Individual floors will spread over more than an acre each, rental rates will set records and two lighted semi-artriums are likely to become Connecticut Avenue landmarks.

For years the best-kept secret in Washington and the subject of intense conjecture, plans for Washington Square, a $100-million office-retail complex, finally will be disclosed this week.

Construction work is well under way at the key intersection of Connecticut and L Street NW on what will be one of the District's biggest and most expensive private business centers and a focal point of architectural excitement by day or night.

The 64,000-square-foot site formerly housed such diverse businesses as Duke Zeibert's restaurant, Brooks Brothers and Scholl's cafeteria on several properties that were assembled doggedly by veteran Washington developers T.N. Lerner and Albert Abramson.

The 12-story, one-million-square-foot, marble-and-glass building will be distinguished by two hexagonal semi-atriums at either end of the 190-foot frontage on Connecticut Avenue. There will be another 380 feet of frontage on L Street, with retailers having street-level access.

The larger of the two glass-enclosed, 110-foot plaza shafts will dominate the Connecticut and L corner. A smaller semi-atrium will bound the building midway between L and K streets on Connecticut. Both will be illuminated at night and will be designed to attract passersby, according to veteran Washington architect Chloethiel Woodard Smith.

The building, with a facade of alternating, horizontal bands of pink Tennessee marble and glass, will be recessed from the walk at intervals to reduce the giant-box effect.

Lerner, who already has developed four major shopping malls in Virginia and Maryland, said that Abramson suggested nearly five years ago that they consider development of the corner property over a Metro station. The other three corners are sites of new buildings, two of which also were designed by Smith.

Initially, Abramson and Lerner made complex arrangements to acquire building rights on the site of the old, recently razed LaSalle Building on Connecticut Avenue. Later they acquired six other properties to amass the north half of the block between Connecticut and 18th Street.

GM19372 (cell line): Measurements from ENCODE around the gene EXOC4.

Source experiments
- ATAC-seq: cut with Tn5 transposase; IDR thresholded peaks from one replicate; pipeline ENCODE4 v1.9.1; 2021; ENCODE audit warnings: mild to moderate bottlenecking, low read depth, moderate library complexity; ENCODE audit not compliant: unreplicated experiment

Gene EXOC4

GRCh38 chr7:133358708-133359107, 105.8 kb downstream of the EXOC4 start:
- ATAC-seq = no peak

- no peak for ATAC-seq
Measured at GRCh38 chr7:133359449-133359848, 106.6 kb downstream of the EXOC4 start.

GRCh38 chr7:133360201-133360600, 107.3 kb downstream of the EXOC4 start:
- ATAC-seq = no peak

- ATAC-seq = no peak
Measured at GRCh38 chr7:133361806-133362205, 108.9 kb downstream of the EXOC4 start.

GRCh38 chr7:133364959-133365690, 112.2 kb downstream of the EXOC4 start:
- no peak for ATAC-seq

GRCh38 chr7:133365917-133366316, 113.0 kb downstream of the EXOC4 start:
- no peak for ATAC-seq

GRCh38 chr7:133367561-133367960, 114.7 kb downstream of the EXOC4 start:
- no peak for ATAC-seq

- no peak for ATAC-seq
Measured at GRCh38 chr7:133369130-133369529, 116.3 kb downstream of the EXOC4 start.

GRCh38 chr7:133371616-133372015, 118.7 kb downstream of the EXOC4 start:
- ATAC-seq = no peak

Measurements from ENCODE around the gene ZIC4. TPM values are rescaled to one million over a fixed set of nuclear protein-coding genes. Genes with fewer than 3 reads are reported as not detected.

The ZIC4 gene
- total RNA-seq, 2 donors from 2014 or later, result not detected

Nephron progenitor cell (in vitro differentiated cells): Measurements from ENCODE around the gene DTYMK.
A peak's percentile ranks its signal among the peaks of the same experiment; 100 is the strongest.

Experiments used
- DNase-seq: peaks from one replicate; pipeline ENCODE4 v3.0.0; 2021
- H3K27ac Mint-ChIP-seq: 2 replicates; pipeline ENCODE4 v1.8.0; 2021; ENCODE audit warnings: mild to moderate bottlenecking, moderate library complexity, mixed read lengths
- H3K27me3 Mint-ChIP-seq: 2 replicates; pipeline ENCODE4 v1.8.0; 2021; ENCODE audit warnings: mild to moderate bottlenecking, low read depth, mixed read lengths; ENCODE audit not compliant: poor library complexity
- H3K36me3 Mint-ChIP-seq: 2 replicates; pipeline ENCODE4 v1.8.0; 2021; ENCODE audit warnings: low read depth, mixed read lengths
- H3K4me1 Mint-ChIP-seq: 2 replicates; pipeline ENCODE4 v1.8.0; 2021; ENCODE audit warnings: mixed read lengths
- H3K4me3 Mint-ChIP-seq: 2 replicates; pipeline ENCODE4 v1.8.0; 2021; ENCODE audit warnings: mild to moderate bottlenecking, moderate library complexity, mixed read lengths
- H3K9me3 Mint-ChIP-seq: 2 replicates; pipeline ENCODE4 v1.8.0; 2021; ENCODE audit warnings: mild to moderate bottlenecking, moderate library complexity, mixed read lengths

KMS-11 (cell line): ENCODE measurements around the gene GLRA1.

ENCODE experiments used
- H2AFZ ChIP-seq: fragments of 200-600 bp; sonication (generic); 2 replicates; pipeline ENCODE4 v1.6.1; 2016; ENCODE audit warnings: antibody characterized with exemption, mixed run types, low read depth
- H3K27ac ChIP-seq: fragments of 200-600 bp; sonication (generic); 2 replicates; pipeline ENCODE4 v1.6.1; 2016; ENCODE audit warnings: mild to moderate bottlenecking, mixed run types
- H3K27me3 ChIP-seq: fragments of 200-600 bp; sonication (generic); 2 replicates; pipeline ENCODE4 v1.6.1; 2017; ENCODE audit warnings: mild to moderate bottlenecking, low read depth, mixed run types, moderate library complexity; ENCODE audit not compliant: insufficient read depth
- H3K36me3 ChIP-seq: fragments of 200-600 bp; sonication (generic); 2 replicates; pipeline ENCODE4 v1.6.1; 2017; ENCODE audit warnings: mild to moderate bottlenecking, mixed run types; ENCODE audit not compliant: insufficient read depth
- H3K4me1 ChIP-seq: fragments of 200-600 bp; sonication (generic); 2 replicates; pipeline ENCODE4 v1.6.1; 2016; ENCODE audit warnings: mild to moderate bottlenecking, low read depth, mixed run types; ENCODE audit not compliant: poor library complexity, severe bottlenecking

By the time the total site acquisition was completed with the purchase of an Exxon Corp. gas station on 18th Street, the developers had an extraordinary site that may hve commanded a record land price here -- possibly $65 million at $1,000 a square foot.

Washington Square office space, which will total 600,000 square feet, is expected to be leased at rates of about $35 a square foot a year, a new top for downtown commercial leasing. With each of the upper floors of the building having more than 50,000 square feet of net space, full-floor tenants actually will be leasing space by the acre.

Lerner said that one tenant whom he did not wish to name had put in a reservation for a sizable chunk of space some months ago, regardless of price. He added that law firms and oil companies wanting prestige addresses are considering to be prospects for tenancy. Occupancy is scheduled in September 1982. Prime space will be on the 11th and 12th floors where one tenant would have exclusive use of a glass-walled hexagonal room -- actually the crown of the semi-atrium below.